EDITOR NOTE: Former Arizona All-American outfielder Terry Francona is managing the Cleveland Indians, who lead the Cubs 3-2 in the World Series with the matchup going back to Cleveland on Tuesday after Chicago’s 3-2 win on Sunday night.
Earlier in my journalism career, I was assigned by the NCAA to write an article on former Arizona baseball coach Jerry Kindall for the 1993 College World Series program followed by another one about Terry Francona in the 1995 program.
Both articles were related to feats accomplished by Kindall and Francona in the CWS. Kindall remains the only player in CWS history to hit for the cycle for Minnesota in 1956. Francona set an NCAA record at the CWS when he got hits in seven consecutive official at bats on June 4 and 5, 1980. Dave Magadan (Alabama, 1983) and Barry Bonds (Arizona State, 1984) surpassed the mark with eight consecutive hits each.
In the Francona article, he talked to me about going 5-for-5 against California a day after he singled in his last two at-bats in a 3-for-6 night against Hawaii. All seven hits were singles. The perfect game at the plate against the Golden Bears was especially impressive because Cal’s pitchers had kept him mostly in check during the regular season.
“I was surprised to get a hit in every at bat against them (in the CWS),” said Francona, an All-American outfielder who batted .371 in his three-year Arizona career. “I couldn’t get a hit off their left-handers all year. I think coach Kindall even sat me once against them during the season.
“I remember just going out there to the College World Series wanting to win but also to have fun. I felt comfortable. It’s a good feeling coming through, helping the team like that in such an important time of the year.”
Kindall kept track of well-hit balls in his scorebook. He tallied 13 in six games of the CWS for Francona.
At one point, in 1997, only two #ArizonaWildcats had their jersey numbers retired: Sean Elliott and Terry Francona. Both wore No. 32 at UA
— Javier Morales (@JavierJMorales) October 31, 2016
“His five hits against California were all well-hit — they were ropes,” Kindall told me. “The game was indicative of the kind of hitter Terry was. He hit to all fields.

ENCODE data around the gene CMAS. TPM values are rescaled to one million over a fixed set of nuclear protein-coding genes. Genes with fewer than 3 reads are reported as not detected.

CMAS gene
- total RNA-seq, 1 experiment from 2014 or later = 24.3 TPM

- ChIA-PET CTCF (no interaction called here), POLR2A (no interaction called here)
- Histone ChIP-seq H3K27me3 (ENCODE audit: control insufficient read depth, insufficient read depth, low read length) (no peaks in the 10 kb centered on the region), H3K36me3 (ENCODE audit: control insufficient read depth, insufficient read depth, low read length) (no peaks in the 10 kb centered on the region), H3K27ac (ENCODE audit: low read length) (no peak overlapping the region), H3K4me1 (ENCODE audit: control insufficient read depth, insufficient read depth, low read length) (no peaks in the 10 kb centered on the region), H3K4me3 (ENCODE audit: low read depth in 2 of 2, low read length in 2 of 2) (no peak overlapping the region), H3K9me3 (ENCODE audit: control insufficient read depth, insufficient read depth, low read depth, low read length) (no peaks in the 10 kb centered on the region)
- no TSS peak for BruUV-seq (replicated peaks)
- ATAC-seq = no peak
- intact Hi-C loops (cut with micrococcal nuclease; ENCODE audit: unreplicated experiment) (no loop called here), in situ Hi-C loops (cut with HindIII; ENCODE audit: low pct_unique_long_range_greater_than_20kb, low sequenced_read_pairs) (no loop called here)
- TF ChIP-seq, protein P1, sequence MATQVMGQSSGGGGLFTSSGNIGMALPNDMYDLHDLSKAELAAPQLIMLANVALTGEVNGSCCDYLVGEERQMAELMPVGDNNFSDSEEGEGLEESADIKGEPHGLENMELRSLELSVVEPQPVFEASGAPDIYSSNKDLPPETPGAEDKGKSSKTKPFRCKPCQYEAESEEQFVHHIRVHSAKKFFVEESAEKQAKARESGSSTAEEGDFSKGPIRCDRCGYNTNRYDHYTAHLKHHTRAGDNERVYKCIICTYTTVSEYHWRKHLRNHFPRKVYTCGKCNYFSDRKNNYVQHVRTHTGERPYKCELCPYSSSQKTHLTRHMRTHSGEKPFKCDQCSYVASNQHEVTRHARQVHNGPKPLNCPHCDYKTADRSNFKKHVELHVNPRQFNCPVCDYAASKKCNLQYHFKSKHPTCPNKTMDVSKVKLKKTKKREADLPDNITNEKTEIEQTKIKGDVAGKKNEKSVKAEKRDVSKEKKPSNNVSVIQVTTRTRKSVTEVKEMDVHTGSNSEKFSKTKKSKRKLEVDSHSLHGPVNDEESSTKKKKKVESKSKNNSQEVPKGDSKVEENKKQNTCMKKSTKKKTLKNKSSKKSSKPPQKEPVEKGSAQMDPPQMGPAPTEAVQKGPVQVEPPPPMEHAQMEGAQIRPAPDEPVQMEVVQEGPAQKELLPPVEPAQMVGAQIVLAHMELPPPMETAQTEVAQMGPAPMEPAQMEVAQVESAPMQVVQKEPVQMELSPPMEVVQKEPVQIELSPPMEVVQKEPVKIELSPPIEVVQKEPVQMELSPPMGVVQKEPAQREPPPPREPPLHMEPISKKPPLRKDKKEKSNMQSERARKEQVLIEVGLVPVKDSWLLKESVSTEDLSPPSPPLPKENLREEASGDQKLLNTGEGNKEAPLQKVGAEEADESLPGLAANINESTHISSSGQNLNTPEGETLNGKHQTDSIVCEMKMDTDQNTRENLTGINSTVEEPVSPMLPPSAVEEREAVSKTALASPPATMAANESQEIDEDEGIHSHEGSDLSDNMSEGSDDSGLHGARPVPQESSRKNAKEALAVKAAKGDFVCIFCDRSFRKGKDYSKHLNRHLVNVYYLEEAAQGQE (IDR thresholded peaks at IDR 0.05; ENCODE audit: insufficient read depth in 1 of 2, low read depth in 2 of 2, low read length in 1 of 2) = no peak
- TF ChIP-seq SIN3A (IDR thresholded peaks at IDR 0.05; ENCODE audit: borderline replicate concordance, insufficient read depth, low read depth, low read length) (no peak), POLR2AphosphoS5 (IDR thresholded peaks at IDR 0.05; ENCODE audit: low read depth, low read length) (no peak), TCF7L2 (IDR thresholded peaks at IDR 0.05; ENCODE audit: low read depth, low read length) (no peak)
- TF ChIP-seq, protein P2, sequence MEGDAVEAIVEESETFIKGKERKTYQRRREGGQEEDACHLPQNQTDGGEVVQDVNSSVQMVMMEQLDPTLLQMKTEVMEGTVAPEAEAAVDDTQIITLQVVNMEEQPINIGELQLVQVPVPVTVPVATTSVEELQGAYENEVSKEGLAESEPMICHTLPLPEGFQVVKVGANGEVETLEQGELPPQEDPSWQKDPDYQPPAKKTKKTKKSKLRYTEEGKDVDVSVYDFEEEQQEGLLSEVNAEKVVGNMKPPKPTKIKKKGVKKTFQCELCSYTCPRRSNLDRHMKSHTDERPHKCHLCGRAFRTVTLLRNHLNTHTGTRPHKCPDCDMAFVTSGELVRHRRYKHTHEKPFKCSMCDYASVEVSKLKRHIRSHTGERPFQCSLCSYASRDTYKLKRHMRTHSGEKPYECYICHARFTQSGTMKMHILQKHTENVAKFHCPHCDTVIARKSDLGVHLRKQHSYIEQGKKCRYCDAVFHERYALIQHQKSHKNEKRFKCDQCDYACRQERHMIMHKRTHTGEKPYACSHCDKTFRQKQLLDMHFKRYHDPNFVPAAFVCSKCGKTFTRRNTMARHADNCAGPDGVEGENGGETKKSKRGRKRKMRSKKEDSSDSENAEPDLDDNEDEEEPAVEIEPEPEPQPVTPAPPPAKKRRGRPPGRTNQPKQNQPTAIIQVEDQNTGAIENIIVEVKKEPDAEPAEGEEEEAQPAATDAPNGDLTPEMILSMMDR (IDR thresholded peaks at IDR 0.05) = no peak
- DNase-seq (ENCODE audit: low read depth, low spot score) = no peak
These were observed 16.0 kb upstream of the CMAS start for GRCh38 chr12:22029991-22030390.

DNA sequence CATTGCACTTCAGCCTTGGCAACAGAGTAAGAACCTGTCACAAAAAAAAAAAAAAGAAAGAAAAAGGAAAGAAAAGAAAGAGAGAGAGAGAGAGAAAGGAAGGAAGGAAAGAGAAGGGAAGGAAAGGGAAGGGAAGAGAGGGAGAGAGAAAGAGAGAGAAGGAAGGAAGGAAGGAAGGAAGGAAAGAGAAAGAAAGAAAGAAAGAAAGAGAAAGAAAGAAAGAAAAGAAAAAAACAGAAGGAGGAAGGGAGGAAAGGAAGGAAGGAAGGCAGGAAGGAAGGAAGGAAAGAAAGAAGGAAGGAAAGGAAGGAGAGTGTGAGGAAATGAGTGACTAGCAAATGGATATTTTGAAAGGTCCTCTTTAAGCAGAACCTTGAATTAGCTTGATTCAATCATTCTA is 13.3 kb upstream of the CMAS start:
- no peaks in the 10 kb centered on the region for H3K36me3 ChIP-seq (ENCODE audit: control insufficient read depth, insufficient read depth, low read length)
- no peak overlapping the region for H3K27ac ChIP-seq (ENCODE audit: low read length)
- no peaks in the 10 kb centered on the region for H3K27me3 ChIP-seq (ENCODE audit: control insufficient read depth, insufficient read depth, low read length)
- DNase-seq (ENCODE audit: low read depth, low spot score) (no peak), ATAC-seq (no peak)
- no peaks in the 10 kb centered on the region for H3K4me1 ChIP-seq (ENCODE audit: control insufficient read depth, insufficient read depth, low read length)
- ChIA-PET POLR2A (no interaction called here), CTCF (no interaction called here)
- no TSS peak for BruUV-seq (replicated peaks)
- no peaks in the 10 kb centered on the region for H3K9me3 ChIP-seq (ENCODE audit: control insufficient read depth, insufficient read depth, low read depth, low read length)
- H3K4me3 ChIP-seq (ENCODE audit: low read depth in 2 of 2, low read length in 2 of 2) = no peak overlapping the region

“I think well-hit balls show the overall talent of a hitter and Terry had plenty of those. He was a smart hitter, very effective.”
Francona was named the tournament’s Most Outstanding Player after Arizona’s national title. He won the 1980 Golden Spikes Award, an award given to the best amateur baseball player in the United States.
“I was basically a 20-year-old way in over his head at the College World Series, but I didn’t let any of the outside stuff affect me,” Francona said. “That’s the one week I can point to as the most important in my career. We won the College World Series, I played well and I was drafted (by the Montreal Expos).
“What more could I ask for?”
How about two World Series titles managing the Boston Red Sox in 2004 and 2007 and a potential third ring with the Indians one game away from the title against the Cubs.
These quotes are from parts of the article I wrote for the College World Series program in 1995. This does not include the entire article.
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ALLSPORTSTUCSON.com publisher, writer and editor Javier Morales is a former Arizona Press Club award winner. He is a former Arizona Daily Star beat reporter for the Arizona basketball team, including when the Wildcats won the 1996-97 NCAA title. He has also written articles for CollegeAD.com, Bleacher Report, Lindy’s Sports, TucsonCitizen.com, The Arizona Republic, Sporting News and Baseball America, among many other publications. He has also authored the book “The Highest Form of Living”, which is available at Amazon.